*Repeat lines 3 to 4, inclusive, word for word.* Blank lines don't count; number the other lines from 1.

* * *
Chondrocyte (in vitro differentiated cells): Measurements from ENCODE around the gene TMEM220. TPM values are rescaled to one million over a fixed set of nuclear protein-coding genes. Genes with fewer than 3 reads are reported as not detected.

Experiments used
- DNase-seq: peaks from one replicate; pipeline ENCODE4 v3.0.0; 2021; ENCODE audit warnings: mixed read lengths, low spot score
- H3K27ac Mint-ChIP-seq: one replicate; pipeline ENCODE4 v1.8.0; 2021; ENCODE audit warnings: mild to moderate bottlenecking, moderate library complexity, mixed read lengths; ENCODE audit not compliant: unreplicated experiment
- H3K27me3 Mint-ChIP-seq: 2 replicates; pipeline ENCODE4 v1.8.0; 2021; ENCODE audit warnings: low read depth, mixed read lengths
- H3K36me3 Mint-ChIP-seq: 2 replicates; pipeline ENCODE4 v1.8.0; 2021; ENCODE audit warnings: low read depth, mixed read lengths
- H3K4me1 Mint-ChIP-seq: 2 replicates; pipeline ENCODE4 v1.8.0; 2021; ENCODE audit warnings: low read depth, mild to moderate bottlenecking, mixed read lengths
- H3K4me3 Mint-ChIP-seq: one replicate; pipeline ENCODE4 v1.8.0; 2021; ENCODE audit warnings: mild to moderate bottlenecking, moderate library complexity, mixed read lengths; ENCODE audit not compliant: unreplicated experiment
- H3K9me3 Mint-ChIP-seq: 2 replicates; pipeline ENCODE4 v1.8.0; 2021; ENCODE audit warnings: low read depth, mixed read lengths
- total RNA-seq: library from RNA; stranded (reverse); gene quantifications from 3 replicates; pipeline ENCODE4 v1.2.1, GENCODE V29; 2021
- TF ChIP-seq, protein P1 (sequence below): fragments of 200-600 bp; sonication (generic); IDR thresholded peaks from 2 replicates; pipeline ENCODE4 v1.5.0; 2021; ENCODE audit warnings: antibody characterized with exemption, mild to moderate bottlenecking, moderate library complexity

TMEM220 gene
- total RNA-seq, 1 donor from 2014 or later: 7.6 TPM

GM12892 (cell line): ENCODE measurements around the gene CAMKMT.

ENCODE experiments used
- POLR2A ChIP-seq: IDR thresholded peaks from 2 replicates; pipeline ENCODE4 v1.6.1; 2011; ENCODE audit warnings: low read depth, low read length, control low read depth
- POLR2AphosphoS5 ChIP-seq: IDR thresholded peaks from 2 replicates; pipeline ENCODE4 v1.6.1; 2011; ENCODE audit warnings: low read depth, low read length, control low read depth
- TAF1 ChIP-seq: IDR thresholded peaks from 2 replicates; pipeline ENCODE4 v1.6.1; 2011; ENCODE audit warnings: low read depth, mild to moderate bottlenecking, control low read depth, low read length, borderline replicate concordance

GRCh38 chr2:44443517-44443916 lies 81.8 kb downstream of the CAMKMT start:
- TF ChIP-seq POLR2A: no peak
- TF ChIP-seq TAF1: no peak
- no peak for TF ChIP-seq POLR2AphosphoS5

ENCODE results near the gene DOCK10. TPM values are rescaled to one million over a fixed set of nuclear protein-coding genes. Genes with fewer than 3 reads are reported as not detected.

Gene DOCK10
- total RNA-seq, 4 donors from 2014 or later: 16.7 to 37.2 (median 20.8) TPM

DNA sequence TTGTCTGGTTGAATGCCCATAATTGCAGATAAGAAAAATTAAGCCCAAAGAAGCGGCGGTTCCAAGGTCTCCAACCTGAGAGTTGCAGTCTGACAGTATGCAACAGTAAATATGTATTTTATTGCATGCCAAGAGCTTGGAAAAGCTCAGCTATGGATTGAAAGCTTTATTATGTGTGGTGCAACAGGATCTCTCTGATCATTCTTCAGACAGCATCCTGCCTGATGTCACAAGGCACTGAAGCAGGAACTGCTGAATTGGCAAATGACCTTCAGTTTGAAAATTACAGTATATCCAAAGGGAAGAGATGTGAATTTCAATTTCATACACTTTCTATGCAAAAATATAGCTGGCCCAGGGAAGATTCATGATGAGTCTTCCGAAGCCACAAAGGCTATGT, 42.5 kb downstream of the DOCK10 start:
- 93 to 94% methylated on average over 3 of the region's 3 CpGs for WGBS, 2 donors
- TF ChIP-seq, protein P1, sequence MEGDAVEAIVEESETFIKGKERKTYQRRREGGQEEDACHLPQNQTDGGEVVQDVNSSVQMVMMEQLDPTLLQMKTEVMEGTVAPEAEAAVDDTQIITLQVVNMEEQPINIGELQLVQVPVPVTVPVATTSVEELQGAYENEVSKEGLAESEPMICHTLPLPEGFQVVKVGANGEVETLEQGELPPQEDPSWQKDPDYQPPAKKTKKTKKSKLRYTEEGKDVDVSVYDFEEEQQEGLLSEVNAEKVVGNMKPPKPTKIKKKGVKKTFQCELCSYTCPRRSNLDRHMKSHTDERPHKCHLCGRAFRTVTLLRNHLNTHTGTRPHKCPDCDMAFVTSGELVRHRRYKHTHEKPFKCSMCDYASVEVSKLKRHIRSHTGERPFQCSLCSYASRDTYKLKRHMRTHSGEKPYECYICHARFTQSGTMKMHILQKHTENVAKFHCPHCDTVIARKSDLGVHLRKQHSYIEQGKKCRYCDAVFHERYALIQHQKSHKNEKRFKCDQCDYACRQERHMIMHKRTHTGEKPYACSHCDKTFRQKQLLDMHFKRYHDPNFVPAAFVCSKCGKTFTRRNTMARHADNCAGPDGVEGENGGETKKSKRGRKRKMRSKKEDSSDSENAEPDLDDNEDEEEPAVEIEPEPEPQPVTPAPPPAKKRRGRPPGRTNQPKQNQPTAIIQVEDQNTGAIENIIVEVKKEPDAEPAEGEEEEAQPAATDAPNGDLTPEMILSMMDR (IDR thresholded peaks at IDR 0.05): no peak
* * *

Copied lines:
- DNase-seq: peaks from one replicate; pipeline ENCODE4 v3.0.0; 2021; ENCODE audit warnings: mixed read lengths, low spot score
- H3K27ac Mint-ChIP-seq: one replicate; pipeline ENCODE4 v1.8.0; 2021; ENCODE audit warnings: mild to moderate bottlenecking, moderate library complexity, mixed read lengths; ENCODE audit not compliant: unreplicated experiment